As a priest with an assignment of diverse ministries (parish, primary school, jail ministry, and university students), there are ample opportunities to receive and address questions about faith and science from multiple perspectives. What I find fascinating is that, regardless of what ministerial environment the questions are posed, there is a common narrative that often emerges: Faith is against science. Much can be said about how this presumption has come to be the norm. Often times, I find that much of the fuel that feeds this fire doesn’t come from scientists, new atheists, or secular politics. Rather, I find that it is the poor understanding and presentation of biblical creation in a hyper-literalist manner combined with a history of scandals in the Church that has flipped the opinion of many to view Catholicism not as the vessel that pursues truth to a fallen institution that is riddled with scandal and corruption, lacking the needed transparency to foster trust in the … Continue reading →

Source: When False Rhetoric Sticks: How Do We Flip The Common Presumption Of Faith Vs. Science. – The Catholic Astronomer

Finding the truth

The part in straight text will be the back page of the bulletin for the 4th Sunday after the Epiphany at Fishkill United Methodist Church.  The part in italics was added for this post.

If you were to compare the content of my father’s chemistry text book with the content of the textbooks I used as a student and a teacher, you would see that they are very different.  For one thing, in the 1930’s, there were only about 90 elements; today there are at least 118 and the search goes on to find more (see Timeline of chemical element discoveries).


By El Snubbe – Own work, CC BY-SA 4.0, https://commons.wikimedia.org/w/index.php?curid=63155133

But what if someone decided there was a limit to what one could know in chemistry?  What would our world be like today?

Certain theories in place then have been modified, upgraded, or changed.  And yet, even with these differences, there is a certain fundamental truth.  But you must look for it; it does not come easily.   I discussed the idea of changing theories in “A Brief History of Atomic Theory”.  Other theories that dominated chemistry for many years were the phlogiston theory and caloric theory.  These theories dominated conventional thinking for many years, even with indications that they had changed.

That day in Capernaum 2000 years ago, the people experienced something they didn’t expect.  They saw Jesus give meaning to the Scriptures; they saw Jesus use the information in the Scriptures they way it was meant to be used, as an instrument of empowerment and freedom, not slavery and control.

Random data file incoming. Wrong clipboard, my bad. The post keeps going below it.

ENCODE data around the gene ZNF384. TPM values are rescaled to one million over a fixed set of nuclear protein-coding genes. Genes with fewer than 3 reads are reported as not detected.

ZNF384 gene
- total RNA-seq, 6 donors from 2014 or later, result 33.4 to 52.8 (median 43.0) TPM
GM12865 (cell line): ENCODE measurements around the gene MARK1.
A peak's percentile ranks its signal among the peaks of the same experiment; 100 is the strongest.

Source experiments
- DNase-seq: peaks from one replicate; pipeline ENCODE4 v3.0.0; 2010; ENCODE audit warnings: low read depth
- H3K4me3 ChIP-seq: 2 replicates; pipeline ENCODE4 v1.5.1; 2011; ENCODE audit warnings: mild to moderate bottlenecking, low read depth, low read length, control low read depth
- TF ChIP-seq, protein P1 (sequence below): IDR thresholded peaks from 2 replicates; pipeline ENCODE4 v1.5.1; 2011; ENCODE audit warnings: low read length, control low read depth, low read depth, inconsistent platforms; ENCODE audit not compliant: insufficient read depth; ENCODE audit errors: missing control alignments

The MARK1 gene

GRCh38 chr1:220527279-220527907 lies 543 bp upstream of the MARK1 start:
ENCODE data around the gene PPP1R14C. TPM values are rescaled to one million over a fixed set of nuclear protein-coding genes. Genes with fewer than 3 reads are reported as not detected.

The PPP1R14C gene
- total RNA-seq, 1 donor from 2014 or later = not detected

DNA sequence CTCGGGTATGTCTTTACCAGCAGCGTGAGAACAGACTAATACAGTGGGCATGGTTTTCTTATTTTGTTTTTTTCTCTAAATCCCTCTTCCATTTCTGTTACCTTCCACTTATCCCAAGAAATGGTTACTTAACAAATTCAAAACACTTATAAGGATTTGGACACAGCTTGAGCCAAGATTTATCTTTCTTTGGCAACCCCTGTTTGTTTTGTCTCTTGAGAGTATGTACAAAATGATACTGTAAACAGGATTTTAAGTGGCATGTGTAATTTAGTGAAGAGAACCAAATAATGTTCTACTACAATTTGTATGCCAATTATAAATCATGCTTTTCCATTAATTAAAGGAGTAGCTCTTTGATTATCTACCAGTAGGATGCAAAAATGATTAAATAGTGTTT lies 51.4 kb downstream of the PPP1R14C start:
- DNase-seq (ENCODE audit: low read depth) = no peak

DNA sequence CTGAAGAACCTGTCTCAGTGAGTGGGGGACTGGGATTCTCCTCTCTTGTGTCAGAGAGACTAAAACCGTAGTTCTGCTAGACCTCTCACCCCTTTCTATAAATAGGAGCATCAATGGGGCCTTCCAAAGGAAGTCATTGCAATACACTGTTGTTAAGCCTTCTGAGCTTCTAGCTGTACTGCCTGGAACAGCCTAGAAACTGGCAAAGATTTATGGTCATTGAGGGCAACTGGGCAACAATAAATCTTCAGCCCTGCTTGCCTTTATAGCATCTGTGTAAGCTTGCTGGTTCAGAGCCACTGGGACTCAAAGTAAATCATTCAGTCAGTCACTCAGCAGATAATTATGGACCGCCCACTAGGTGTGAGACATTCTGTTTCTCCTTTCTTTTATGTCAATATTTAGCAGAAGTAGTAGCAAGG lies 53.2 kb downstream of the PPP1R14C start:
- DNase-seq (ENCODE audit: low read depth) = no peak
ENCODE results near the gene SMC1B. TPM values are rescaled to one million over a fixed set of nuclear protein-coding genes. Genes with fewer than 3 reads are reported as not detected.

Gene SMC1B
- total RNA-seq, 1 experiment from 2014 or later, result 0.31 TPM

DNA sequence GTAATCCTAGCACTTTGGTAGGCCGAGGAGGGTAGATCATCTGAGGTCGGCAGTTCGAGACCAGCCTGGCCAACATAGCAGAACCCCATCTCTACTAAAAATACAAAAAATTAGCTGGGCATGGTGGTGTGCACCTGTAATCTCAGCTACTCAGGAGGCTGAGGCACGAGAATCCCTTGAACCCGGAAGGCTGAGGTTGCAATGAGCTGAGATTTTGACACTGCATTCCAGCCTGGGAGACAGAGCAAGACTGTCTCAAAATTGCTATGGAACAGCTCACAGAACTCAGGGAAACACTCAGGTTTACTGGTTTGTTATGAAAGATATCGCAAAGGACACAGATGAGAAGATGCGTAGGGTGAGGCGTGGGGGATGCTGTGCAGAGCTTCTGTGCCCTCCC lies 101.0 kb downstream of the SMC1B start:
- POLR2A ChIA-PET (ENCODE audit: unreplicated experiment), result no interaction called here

Paul, in his letter to the Corinthians, pointed out that you needed to understand the Law, not just meekly repeat the words of the Law. One characteristic of the Old Testament prophets was their ability to speak to the truth, to go beyond, even when it was not what the people wanted to hear.

Jesus told the people to seek the truth and the truth would set them free.  In a world where so many people try to tell us what to think and what is true, Jesus’ words and actions remind us from where the truth comes from.

~Tony Mitchell

Across the Universe: Redating Easter? – The Catholic Astronomer

This column first ran in The Tablet in January 2016 The archbishop of Canterbury Justin Welby has recently [2016] announced discussions to redefine the date of Easter. Pope Francis and various leaders of Eastern churches have also expressed interest in a common date that all churches would celebrate together. Easter was originally the Sunday following Passover, the first full moon of the Hebrew year. But the start of the Hebrew year varied from year to year. Jewish months, 29 days long, mirror the phases of the moon, and so every three or four years an extra month is needed to keep that lunar calendar in phase with the seasons. After the destruction of the Temple in AD 70, there was no central Jewish authority to determine when to add that month. Instead, Jews of the Diaspora relied on a Greek formula (devised in 432 BC by Meton) to add seven intercalary months over a repeating 19 year cycle. It was … Continue reading →

Source: Across the Universe: Redating Easter? – The Catholic Astronomer